Sunday, June 30, 2013

Turn Me On, Dammit (2011)

What originally starts out as the Anti-Hollywood teen sex film ends in a cop out when 15-year-old Alma gives up her self-respect and *MILD SPOILER* gets together with a loser. This development strains credulity, not to mention the message is appalling -- if you can't find a suitable boyfriend, girls, remember ... it's better to be with a d**k than to be alone.

   Alma (Helene Bergsholm) copes with her small-town ennui by engaging in an active fantasy life, where everyone she encounters is a potential mate. Yes, Alma has hormones that would put the cast of "American Pie" to shame, but that's where the "Pie..." similarities end.

   Alma's troubles really start when a boy she likes, Arter (Matias Myren) rubs his d**k against her at a party, then denies it when she excitedly tells her friends. Queen b**ch Ingrid (Beate Støfring,) who wants Arter for herself, turns Alma's classmates against her and almost overnight Alma goes from well-liked student to school outcast.

   From the beginning, "Turn Me On..." establishes itself as something different, from its astonishingly frank depiction of female sexuality to its decidedly non-Hollywood actors. Unlike some others, I thought the casting was effective. Although Alma is not always likable, her youthfulness and naivete make her compelling, and Swedish cutie Helene Bergsholm, it seems, is the girl for the job.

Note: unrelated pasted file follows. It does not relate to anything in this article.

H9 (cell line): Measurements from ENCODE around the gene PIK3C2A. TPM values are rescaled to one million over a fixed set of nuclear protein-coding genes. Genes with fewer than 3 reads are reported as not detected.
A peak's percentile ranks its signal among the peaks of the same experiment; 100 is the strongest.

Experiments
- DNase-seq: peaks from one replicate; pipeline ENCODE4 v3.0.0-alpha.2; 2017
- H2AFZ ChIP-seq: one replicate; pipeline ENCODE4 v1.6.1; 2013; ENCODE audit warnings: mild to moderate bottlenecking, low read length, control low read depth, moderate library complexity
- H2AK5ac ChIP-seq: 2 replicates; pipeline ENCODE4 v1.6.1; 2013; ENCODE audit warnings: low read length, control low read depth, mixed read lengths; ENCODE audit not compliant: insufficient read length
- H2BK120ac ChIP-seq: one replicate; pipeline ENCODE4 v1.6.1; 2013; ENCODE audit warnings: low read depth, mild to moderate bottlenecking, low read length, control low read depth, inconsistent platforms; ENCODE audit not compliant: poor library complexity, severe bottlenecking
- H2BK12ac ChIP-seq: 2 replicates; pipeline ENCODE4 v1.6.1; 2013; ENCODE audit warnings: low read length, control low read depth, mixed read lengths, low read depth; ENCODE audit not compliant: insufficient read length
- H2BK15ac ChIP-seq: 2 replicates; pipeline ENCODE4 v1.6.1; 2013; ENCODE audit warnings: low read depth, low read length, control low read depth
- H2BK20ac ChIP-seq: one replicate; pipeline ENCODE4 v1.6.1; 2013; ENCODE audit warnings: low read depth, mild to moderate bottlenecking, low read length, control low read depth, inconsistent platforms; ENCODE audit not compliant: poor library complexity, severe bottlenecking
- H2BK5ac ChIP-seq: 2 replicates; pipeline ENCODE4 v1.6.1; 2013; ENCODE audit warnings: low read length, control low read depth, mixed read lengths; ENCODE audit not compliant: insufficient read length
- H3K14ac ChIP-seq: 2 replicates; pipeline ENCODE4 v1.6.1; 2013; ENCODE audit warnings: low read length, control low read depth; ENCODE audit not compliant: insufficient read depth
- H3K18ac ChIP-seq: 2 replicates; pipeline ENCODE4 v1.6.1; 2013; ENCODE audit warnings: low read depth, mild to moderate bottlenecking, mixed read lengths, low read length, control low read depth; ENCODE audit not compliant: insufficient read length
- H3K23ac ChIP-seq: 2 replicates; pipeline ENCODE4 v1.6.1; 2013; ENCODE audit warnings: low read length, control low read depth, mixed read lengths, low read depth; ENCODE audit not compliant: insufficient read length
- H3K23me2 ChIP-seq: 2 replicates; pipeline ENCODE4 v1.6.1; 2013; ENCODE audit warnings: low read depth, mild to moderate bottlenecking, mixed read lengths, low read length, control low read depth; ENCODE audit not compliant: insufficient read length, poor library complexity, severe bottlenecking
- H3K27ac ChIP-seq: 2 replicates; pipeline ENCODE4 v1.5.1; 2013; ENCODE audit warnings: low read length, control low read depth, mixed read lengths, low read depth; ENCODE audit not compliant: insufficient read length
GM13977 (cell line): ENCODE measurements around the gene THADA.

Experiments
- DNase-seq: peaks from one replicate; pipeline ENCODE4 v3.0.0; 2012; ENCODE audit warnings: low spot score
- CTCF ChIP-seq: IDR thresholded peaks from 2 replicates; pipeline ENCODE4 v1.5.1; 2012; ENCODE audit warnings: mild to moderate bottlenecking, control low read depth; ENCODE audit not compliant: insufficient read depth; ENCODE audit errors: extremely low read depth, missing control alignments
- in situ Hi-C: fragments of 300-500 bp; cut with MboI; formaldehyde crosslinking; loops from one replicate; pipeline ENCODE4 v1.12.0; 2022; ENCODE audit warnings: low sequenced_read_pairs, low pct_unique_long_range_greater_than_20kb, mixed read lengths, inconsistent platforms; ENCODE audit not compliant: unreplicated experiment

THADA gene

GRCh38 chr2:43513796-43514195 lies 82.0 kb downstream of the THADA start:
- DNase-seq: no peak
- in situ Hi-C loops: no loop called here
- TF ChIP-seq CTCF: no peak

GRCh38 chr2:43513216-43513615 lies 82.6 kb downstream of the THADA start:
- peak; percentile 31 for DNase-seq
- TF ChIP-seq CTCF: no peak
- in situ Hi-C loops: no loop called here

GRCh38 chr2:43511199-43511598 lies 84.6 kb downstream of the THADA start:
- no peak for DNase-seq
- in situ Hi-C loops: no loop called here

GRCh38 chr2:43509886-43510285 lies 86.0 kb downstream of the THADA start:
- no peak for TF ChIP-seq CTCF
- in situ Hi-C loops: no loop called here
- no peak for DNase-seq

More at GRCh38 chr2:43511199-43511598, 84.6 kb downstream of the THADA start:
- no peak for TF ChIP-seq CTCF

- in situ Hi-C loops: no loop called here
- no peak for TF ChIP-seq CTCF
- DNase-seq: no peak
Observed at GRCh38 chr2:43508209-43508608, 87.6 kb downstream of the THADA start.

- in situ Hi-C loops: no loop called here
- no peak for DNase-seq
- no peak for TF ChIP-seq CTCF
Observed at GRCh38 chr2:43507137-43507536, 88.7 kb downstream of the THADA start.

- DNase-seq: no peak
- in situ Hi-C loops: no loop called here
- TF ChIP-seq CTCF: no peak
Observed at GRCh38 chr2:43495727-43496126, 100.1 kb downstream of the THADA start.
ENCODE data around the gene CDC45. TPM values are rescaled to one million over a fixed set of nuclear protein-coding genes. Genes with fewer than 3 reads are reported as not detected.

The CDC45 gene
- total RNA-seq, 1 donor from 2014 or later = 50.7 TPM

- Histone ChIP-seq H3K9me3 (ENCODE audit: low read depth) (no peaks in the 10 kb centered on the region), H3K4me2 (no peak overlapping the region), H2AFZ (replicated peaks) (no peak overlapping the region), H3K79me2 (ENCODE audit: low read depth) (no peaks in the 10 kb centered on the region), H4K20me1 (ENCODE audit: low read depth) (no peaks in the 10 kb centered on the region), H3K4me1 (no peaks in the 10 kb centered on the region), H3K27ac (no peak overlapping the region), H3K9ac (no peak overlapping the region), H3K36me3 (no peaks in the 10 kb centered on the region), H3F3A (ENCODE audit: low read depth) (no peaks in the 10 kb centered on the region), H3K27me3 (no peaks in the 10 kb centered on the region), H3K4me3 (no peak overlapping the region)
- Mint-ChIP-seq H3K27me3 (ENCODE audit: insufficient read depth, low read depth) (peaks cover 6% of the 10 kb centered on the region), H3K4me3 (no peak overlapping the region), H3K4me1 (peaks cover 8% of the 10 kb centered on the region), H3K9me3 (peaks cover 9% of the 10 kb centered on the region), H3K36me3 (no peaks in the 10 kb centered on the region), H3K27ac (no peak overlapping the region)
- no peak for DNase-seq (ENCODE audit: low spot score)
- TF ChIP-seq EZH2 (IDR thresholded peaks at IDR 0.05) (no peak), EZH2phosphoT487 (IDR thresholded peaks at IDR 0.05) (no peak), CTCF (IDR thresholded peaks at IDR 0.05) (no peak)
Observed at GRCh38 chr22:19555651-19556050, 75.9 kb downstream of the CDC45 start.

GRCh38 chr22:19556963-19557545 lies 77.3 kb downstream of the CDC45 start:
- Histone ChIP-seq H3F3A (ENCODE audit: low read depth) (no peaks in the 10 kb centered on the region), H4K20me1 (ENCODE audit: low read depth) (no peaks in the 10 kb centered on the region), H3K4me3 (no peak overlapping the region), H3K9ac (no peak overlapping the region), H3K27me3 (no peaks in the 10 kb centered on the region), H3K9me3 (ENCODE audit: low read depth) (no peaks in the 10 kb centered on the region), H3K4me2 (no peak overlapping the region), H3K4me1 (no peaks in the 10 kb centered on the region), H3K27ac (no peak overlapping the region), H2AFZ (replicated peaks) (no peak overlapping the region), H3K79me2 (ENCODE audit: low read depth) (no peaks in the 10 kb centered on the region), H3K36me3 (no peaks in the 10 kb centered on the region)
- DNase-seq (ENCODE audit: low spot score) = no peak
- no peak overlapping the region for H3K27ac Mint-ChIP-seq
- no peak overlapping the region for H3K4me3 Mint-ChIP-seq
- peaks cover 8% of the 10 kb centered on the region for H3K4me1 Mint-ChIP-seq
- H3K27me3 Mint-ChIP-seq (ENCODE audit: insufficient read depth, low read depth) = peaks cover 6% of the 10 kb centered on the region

The downs: the ending. I can not stress this enough -- if you're going to make a movie about female angst and personal growth, do not end the movie this way! The subplot about Ingrid's sister Sara (Malin Bjørhovde)'s pen pal-ship with a death row inmate is sadly underdeveloped.

   "Turn Me On, Dammit" is an interesting, but ultimately slightly disappointing, portrayal of teenage blues and sexual awakening. If you remember anything, it will probably be the ostracism of Alma by the cruel school queen bee and the gentle humor.

   "Turn Me On, Dammit" is innovative in that it deals with female sexuality, but ultimately, its flaws make it difficult to recommend. It's most suited for a certain female audience, maybe, an audience that sympathizes with Alma's troubles. Others might find little to relate to or even like. "Turn Me On..." is an interesting debut, but not much more.



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